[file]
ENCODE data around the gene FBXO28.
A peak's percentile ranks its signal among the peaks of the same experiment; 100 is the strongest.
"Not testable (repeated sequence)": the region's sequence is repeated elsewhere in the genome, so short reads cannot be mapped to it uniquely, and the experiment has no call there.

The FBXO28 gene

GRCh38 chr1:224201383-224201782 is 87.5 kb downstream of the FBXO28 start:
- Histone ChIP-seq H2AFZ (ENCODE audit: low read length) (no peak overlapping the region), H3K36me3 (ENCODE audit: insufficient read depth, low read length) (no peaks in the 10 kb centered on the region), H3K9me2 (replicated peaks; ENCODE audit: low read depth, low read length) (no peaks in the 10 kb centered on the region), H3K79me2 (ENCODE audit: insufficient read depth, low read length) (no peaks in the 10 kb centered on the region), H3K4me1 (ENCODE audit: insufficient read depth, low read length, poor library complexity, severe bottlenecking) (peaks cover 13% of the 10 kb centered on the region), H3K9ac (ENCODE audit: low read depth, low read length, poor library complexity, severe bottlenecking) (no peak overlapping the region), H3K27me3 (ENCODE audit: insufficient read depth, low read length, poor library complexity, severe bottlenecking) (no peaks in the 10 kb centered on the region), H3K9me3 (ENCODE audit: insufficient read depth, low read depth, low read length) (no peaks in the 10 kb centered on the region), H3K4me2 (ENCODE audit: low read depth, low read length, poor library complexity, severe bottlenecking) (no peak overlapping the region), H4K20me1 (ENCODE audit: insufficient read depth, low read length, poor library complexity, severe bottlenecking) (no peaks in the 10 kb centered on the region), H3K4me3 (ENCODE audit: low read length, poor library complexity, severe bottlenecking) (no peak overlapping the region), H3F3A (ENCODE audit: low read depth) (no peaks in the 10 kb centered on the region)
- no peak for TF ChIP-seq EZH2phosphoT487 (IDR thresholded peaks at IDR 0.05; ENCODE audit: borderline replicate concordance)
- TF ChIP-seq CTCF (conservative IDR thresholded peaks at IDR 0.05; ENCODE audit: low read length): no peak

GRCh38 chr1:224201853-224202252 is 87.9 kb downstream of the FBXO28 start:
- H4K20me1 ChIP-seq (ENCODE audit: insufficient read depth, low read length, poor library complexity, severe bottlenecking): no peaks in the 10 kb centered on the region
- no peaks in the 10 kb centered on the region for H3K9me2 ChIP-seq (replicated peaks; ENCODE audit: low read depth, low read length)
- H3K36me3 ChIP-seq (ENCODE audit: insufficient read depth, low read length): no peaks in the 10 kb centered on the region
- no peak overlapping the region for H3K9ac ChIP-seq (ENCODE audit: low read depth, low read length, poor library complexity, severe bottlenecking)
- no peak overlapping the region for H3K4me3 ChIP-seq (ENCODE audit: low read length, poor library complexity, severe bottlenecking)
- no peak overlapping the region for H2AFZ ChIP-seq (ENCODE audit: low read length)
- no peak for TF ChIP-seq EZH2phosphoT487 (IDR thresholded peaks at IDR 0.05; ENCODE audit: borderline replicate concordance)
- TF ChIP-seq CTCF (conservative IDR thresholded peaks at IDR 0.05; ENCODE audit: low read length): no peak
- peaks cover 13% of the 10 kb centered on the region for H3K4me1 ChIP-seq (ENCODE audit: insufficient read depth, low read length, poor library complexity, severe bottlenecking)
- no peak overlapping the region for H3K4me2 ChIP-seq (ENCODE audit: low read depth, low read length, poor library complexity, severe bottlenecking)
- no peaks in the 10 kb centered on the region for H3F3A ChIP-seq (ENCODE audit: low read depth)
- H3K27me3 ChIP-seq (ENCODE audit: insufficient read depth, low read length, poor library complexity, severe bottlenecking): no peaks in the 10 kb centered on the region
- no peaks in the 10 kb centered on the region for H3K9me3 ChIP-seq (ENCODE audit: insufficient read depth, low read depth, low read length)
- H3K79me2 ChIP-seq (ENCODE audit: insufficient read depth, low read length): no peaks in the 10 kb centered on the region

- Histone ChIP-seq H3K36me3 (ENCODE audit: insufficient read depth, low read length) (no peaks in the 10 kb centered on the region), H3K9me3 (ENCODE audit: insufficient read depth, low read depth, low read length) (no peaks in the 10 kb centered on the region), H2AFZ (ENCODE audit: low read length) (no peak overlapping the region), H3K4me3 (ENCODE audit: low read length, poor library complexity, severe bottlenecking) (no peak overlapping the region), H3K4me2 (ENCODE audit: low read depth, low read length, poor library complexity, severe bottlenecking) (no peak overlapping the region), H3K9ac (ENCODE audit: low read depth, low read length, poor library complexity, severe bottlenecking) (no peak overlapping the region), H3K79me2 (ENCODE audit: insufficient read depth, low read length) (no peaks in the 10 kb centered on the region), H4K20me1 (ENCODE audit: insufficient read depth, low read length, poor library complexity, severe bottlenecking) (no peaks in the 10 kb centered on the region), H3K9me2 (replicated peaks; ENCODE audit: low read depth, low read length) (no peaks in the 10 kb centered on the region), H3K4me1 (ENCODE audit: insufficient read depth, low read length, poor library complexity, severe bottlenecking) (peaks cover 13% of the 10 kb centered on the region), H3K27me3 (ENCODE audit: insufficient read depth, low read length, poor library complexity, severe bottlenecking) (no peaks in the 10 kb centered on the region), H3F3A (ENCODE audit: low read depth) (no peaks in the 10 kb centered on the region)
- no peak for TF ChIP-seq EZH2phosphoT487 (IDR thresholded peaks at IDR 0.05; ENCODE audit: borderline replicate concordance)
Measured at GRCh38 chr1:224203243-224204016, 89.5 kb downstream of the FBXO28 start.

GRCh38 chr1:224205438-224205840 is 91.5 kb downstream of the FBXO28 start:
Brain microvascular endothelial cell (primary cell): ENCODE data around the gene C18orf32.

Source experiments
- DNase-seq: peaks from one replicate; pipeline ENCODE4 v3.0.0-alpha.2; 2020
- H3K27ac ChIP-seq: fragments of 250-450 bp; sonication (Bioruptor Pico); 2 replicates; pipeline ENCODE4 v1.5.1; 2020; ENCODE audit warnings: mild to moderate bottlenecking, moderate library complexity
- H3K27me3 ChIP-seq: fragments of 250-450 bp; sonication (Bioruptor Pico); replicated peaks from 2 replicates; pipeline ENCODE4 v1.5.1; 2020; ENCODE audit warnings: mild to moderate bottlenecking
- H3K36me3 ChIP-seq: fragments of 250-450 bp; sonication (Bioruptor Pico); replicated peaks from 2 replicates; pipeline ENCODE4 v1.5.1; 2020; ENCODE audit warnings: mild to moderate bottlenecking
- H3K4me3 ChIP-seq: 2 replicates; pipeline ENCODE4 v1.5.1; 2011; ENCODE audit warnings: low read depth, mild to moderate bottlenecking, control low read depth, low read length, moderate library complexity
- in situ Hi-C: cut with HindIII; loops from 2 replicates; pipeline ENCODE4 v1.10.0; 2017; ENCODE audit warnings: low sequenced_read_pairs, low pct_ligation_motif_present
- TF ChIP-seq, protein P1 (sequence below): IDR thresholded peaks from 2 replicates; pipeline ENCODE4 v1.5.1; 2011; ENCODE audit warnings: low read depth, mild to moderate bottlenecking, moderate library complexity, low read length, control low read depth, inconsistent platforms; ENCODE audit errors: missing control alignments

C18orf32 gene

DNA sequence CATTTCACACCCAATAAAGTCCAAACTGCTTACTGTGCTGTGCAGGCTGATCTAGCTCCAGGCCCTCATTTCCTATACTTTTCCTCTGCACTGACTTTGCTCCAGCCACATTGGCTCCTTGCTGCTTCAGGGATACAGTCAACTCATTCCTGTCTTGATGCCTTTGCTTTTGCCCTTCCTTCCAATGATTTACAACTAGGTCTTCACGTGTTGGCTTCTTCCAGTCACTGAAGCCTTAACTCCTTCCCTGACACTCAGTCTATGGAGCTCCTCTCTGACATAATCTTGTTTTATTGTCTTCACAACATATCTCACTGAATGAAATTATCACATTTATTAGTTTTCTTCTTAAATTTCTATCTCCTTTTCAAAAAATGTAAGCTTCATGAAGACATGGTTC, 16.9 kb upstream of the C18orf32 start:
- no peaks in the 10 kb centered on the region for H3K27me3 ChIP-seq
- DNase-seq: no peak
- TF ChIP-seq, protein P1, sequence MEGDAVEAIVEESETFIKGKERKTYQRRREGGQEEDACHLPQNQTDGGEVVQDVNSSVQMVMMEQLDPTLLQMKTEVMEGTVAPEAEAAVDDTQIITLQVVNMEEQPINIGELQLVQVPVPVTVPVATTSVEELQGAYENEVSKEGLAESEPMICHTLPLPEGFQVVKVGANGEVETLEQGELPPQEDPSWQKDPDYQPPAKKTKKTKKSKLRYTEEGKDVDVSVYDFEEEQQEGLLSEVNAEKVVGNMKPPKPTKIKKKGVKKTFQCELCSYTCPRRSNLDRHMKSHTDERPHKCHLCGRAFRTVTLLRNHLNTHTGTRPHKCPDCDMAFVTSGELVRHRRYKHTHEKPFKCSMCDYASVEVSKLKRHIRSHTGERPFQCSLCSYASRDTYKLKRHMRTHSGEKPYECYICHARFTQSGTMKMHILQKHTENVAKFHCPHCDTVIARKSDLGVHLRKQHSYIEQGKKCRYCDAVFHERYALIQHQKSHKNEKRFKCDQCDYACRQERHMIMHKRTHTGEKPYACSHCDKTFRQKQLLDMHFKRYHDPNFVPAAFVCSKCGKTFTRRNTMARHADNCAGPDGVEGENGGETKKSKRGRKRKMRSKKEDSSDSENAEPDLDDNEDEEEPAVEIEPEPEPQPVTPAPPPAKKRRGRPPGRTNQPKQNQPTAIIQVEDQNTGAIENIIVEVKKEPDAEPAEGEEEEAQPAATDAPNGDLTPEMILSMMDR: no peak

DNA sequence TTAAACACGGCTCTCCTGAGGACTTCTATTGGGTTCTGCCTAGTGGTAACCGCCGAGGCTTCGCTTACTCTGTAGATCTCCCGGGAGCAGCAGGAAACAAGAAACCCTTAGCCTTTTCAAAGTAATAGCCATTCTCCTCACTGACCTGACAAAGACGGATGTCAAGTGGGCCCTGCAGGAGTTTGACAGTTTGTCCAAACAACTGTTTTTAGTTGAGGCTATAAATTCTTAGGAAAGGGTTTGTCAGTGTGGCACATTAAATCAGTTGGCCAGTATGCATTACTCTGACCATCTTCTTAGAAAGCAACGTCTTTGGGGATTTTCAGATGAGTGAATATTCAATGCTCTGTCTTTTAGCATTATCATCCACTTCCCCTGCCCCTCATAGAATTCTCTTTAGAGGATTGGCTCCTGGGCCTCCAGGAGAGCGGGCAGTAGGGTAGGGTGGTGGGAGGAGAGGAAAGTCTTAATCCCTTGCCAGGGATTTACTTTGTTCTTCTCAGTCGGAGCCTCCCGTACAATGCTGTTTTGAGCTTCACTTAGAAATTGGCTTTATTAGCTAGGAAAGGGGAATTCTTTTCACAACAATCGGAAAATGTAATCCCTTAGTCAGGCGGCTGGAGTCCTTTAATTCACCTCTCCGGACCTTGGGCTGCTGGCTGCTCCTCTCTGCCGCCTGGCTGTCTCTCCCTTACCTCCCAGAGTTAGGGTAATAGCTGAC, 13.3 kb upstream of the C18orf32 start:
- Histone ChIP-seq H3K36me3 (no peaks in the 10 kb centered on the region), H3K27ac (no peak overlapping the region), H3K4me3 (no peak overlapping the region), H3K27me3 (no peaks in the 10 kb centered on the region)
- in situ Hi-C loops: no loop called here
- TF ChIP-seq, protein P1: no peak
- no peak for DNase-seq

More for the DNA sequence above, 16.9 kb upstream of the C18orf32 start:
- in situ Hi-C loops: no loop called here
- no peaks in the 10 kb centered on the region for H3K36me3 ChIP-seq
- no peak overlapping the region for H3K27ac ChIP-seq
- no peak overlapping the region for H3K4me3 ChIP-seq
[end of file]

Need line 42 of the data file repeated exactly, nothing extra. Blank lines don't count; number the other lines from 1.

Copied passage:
DNA sequence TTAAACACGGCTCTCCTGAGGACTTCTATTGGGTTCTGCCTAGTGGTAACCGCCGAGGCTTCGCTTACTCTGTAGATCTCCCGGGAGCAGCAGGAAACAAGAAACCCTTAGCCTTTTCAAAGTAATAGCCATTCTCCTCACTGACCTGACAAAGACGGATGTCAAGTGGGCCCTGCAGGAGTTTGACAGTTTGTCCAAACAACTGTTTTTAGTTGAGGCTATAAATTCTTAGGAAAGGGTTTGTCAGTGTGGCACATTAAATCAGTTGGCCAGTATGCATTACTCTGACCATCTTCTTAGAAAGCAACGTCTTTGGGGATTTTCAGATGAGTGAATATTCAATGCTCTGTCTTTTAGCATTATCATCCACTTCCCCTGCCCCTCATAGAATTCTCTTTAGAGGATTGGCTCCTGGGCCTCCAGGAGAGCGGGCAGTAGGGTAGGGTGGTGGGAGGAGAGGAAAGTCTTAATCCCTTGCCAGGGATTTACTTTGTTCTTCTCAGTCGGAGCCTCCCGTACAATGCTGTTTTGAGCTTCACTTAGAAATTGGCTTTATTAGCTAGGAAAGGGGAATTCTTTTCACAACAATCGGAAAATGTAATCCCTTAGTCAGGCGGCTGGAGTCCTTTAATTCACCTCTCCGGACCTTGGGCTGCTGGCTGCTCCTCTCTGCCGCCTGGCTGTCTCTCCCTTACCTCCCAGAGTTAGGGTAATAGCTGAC, 13.3 kb upstream of the C18orf32 start: